Do Pulsars surf on waves of dark matter?

Title: The second data release from the European Pulsar Timing Array VI. Challenging the ultralight dark matter paradigm

Authors: Clemente Smarra, Boris Goncharov, Enrico Barausse, J. Antoniadis, S. Babak, A.-S. Bak Nielsen, C. G. Bassa, A. Berthereau, M. Bonetti, E. Bortolas, P. R. Brook, M. Burgay, R. N. Caballero, A. Chalumeau, D. J. Champion, S. Chanlaridis, S. Chen, I. Cognard, G. Desvignes, M. Falxa, R. D. Ferdman, A. Franchini, J. R. Gair, E. Graikou, J.-M. Grießmeier, L. Guillemot, Y. J. Guo, H. Hu, F. Iraci, D. Izquierdo-Villalba, J. Jang, J. Jawor, G. H. Janssen, A. Jessner, R. Karuppusamy, E. F. Keane, M. J. Keith, M. Kramer, M. A. Krishnakumar, K. Lackeos, K. J. Lee, K. Liu, Y. Liu, A. G. Lyne, J. W. McKee, R. A. Main, M. B. Mickaliger, I. C. Niţu, A. Parthasarathy, B. B. P. Perera, D. Perrodin, A. Petiteau, N. K. Porayko, A. Possenti, H. Quelquejay Leclere, A. Samajdar, S. A. Sanidas, A. Sesana, G. Shaifullah, L. Speri, R. Spiewak, B. W. Stappers, S. C. Susarla, G. Theureau, C. Tiburzi, E. van der Wateren, A. Vecchio, V. Venkatraman Krishnan, J. Wang, L. Wang, and Z. Wu

First Author’s Institution: International School for Advanced Studies, Via Bonomea 265, Trieste, Italy and INFN, Sezione di Trieste; Institute for Fundamental Physics of the Universe, Via Beirut 2, Trieste, Italy

Status: Published in Physical Review Letters [refereed version is free to read here until the end of 2023]

Our Universe is positively thrumming, and so was the astrophysics community when members of the International Pulsar Timing Array (IPTA) made coordinated announcements in June of this year revealing signals consistent with a statistically random or stochastic gravitational wave background. The data behind the announcement and some of their implications are described in more detail in these bites. For the purposes of today’s bite, we’ll wander a bit further afield: what does this same data say about dark matter in our galaxy?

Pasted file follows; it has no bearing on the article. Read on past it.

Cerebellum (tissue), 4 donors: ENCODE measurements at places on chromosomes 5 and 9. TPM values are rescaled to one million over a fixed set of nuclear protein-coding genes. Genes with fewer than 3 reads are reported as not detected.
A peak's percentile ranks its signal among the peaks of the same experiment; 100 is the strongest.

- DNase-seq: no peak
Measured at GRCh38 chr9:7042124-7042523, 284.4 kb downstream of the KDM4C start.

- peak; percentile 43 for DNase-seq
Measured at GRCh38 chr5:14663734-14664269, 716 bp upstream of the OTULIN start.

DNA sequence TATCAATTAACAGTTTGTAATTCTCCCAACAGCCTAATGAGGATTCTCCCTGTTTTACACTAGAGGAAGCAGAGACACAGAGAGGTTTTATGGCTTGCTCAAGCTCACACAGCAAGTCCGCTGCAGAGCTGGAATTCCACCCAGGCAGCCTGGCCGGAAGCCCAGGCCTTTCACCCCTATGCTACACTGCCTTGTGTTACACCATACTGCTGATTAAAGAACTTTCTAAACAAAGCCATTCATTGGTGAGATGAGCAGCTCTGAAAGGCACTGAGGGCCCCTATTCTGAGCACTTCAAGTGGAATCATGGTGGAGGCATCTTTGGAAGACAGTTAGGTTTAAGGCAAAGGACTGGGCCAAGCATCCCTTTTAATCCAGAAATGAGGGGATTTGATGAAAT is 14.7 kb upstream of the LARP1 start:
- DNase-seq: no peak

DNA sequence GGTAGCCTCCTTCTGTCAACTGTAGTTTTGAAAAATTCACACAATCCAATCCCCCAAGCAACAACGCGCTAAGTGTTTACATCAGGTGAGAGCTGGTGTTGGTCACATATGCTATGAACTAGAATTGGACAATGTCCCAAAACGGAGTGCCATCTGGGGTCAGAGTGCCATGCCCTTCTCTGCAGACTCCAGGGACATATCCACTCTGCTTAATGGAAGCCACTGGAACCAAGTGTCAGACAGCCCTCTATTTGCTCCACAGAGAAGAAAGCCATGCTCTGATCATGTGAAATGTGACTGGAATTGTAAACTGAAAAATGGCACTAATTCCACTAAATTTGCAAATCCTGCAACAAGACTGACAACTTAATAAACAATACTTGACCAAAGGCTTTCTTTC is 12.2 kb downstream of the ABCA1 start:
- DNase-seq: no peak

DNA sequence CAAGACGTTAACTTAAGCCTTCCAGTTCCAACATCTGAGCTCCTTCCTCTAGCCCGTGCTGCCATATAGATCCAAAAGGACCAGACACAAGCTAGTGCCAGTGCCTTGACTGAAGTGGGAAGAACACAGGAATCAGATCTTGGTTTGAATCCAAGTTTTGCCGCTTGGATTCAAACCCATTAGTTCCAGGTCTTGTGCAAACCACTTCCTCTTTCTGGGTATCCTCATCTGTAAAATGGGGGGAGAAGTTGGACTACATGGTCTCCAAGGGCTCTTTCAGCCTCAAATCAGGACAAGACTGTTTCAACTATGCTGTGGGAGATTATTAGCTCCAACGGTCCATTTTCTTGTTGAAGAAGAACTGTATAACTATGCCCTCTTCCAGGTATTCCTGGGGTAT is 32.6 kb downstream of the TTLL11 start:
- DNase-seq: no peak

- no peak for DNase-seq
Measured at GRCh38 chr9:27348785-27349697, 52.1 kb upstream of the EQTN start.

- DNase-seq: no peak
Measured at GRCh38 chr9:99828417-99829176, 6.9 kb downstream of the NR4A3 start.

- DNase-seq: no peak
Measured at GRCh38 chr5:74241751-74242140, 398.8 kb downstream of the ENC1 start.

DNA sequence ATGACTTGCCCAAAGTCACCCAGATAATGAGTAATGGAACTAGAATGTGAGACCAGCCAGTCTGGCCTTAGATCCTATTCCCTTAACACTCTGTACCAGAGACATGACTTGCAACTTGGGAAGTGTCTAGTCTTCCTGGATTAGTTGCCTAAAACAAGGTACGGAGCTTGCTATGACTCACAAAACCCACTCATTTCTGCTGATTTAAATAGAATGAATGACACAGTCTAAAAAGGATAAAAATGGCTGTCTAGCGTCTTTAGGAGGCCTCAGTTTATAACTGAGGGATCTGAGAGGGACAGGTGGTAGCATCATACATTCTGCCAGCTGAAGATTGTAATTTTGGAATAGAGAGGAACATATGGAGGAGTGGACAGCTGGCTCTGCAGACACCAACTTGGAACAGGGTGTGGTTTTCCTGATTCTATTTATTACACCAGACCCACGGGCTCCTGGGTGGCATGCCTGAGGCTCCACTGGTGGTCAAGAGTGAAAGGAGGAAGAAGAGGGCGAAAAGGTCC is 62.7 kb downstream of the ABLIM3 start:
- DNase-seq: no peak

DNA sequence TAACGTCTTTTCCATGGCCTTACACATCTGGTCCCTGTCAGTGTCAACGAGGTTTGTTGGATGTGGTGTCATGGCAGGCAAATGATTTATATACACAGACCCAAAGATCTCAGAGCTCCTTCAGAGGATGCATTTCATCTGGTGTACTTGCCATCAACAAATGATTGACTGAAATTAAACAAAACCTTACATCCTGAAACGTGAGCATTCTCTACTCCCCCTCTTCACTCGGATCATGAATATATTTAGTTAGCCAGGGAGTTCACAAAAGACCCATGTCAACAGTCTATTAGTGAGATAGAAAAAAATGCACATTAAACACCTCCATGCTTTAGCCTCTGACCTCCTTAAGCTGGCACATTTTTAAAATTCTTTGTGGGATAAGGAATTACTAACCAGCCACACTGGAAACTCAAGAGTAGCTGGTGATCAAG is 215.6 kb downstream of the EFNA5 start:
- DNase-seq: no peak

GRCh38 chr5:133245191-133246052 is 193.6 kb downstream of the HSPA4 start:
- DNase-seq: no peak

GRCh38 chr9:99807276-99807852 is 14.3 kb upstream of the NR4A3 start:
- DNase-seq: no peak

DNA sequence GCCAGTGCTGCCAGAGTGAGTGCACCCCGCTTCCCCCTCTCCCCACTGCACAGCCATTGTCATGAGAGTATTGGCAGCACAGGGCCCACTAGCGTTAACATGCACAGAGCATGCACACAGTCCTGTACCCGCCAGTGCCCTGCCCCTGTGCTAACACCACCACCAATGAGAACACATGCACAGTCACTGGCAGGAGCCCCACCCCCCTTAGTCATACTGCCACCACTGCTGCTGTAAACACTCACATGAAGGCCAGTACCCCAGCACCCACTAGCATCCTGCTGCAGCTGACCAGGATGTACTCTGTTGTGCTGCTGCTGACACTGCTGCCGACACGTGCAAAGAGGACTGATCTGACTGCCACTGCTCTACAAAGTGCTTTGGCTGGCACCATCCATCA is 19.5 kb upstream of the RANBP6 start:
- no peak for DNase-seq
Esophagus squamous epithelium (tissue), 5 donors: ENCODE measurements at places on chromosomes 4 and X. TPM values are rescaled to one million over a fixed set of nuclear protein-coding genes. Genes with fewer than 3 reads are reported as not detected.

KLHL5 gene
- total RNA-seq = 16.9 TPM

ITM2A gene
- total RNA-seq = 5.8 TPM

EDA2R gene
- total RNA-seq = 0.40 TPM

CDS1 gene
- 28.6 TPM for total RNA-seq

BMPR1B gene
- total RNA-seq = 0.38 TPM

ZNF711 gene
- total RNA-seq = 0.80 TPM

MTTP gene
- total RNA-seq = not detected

Stellar lighthouses as galactic clocks

Before understanding what the IPTA has to do with dark matter, we should understand what it has to do with…well, pulsars! Pulsars are neutron stars with two important jobs: to rotate and emit jets of light.

The first is achieved in the process of becoming a neutron star: somewhere in the Universe, a supernova explodes, turning a massive star that’s run its course into a neutron star and giving it a lot of spin in the process. This can make pulsars reach extremely steady periods of a few seconds or even down to milliseconds! Pulsars also have strong magnetic fields which serve to align jets of particles along the two magnetic poles of the star, but generally not with the axis of spin. This means the jets will “pulse” along the line of sight as the spin turns one of the jets towards the Earth, earning pulsars both their name and their standard description as ‘stellar lighthouses.’